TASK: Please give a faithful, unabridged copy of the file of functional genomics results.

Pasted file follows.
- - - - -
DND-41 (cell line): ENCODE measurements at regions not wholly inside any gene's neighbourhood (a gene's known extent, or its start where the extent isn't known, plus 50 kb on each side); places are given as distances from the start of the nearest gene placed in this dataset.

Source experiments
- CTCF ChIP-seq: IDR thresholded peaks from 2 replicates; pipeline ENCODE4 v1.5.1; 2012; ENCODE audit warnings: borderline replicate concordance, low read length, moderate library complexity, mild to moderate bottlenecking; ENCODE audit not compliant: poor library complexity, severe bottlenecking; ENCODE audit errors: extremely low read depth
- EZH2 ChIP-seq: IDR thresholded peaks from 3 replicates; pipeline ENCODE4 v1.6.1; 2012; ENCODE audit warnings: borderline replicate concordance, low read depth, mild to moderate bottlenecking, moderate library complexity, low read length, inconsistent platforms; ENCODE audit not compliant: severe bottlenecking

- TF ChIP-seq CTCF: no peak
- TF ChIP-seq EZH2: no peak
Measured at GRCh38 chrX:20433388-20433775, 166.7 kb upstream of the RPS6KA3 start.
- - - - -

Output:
DND-41 (cell line): ENCODE measurements at regions not wholly inside any gene's neighbourhood (a gene's known extent, or its start where the extent isn't known, plus 50 kb on each side); places are given as distances from the start of the nearest gene placed in this dataset.

Source experiments
- CTCF ChIP-seq: IDR thresholded peaks from 2 replicates; pipeline ENCODE4 v1.5.1; 2012; ENCODE audit warnings: borderline replicate concordance, low read length, moderate library complexity, mild to moderate bottlenecking; ENCODE audit not compliant: poor library complexity, severe bottlenecking; ENCODE audit errors: extremely low read depth
- EZH2 ChIP-seq: IDR thresholded peaks from 3 replicates; pipeline ENCODE4 v1.6.1; 2012; ENCODE audit warnings: borderline replicate concordance, low read depth, mild to moderate bottlenecking, moderate library complexity, low read length, inconsistent platforms; ENCODE audit not compliant: severe bottlenecking

- TF ChIP-seq CTCF: no peak
- TF ChIP-seq EZH2: no peak
Measured at GRCh38 chrX:20433388-20433775, 166.7 kb upstream of the RPS6KA3 start.